GLENDALE, Ariz. (AP) - The St. Louis Rams seemed to have victory sewn up. All they needed was a fourth field goal of the day from Josh Brown as time expired.
The 42-yarder was well within the reliable kicker's range. But Arizona's 6-foot-8 Calais Campbell soared to block the kick and send the game to overtime. Then rookie Patrick Peterson put a stunning end to the game with a 99-yard punt return and the Cardinals won 19-13, snapping a six-game skid.
"It is probably the toughest loss I have had since I have been in the league," said Rams quarterback Sam Bradford, who was back after missing two games with a high left ankle sprain. "I felt that for the most part we controlled this game. At the end with the opportunities we had in their territory and to possibly go ahead and not convert, it is tough."
The Rams (1-7) were coming off their first win of the season, a 31-21 upset of New Orleans. They dominated the first half statistically Sunday, yet led just 9-6. Still, after two Arizona safeties on consecutive offensive plays, St. Louis led 13-6. Even after the Cardinals rallied, the Rams seemed to be in position to still pull it out.
"You are going to have games like this where you feel like you did everything right to win the game but couldn't finish out," Rams linebacker Brady Poppinga said. "Give Arizona credit. They held in there until the final play and they made the play. They made one more play than us."
That play was a stunner, one that went totally against what a punt returner is supposed to do. Nobody fields a punt at his 1-yard line - except the confident, talented rookie from LSU.
"On conventional wisdom, I am sure that his coaches, when he caught it, were saying, "You're supposed to let it go,'" St. Louis coach Steve Spagnuolo said. "So it's where we wanted to kick it. It was a gutsy play by a really good player. I don't know what else to say. I don't think we did anything wrong."
Peterson became the first player in NFL history to have three punt returns for scores in his first eight games. His was the second touchdown punt return in overtime in NFL history; the other was 86 yards by Tamarick Vanover of Kansas City to beat San Diego on Oct. 9, 1995.
"He's a special young man," Arizona coach Ken Whisenhunt said. "I'm glad that we have him on our football team - my new son."
John Skelton, starting in place of Arizona's Kevin Kolb, gave up safeties on consecutive plays in the third quarter, then threw a 13-yard touchdown pass to Larry Fitzgerald with 4:51 to tie the game 13-13.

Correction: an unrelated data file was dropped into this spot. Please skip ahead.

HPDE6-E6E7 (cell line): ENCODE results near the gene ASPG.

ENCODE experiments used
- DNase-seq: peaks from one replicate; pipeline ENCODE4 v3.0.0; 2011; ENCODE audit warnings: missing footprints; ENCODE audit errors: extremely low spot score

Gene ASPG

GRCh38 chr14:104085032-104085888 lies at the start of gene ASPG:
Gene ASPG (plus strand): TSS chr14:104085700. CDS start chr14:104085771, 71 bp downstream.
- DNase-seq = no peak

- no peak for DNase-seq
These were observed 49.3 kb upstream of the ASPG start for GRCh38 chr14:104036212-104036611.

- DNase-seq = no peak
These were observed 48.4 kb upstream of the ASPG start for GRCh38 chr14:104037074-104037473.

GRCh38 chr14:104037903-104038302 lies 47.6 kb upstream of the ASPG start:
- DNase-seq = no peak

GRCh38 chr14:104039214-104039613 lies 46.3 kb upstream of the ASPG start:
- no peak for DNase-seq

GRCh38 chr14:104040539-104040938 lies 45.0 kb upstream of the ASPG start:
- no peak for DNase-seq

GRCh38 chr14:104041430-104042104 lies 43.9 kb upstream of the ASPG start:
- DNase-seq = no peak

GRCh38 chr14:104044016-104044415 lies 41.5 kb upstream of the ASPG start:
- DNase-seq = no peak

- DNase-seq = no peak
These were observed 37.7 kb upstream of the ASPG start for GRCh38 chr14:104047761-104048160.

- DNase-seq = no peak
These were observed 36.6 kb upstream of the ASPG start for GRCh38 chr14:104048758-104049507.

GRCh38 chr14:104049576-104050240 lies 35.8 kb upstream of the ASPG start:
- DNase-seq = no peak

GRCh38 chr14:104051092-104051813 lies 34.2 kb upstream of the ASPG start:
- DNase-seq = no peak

Brown had field goals of 48, 37 and 41 yards.
Steven Jackson rushed for 130 yards in 29 carries and Sam Bradford was 23-of-36 for 255 yards. Skelton was 20-of-35 for 222 yards for the Rams.
Donnie Jones twice pinned the Cardinals inside their 10-yard line in the third quarter to set up the safeties. The first punt was downed at the 2. Arizona moved it to the 5, then James Hall burst through for a sack for a safety that boosted St. Louis' lead to 11-6. Arizona got the ball at its 9 the next time, and Skelton was called for intentional grounding on a rollout pass, giving the Rams a 13-6 lead.
It was the first time a player yielded two safeties in a quarter since Aaron Rodgers did it against Minnesota on Nov. 9, 2008. The last player to have safeties on consecutive plays was Kordell Stewart of Pittsburgh against Jacksonville on Oct. 3, 1999.
The safeties marked the first time in NFL history a team had scored a total of four points in a quarter.
With Kolb out with a turf toe, Skelton, a 2010 fifth-round draft pick out of Fordham, brought the Cardinals back with a no-huddle offense. He completed 5-of-7 passes for 47 yards and scrambled twice for 28 on a nine-play, 84-yard drive for the game's only touchdown on a leaping grab by Fitzgerald in the back of the end zone.
The Rams took the subsequent kickoff and drove to the Arizona 32, where they had third-and-1, but twice Jackson was stopped for no gain, the first time by O'Brien Schofield, the second by Darnell Dockett. St. Louis chose to go for it on fourth-and-one rather than let Brown try a 50-yarder.
St. Louis got another chance.
Bradford's 23-yard pass to Austin Pettis moved the ball to the 42, then a 5-yarder to Pettis moved it to the 37. Cornerback Michael Adams was injured on the play and had to be carted off. St. Louis tight end Lance Kendricks and wide receiver Greg Salas had been taken off on carts earlier.
The pass interference penalty on Peterson - against Brandon Lloyd, who caught five for 80 yards - moved the ball well within Brown's range. The Cardinals had lost four games by four points or fewer and they seemed headed for a fifth, until Campbell, with a generous shove from Dockett, knocked the kick away.
"It's one of those ones that stings extremely deep to the soul of a competitor," Poppinga said. "We had every opportunity to win, and just couldn't as a team finish it out."
Salas probably is out for the season with a broken leg. The Rams also lost Kendricks with a sprained foot, Josh Hull with a hamstring injury and Brandon Gibson with a hip injury.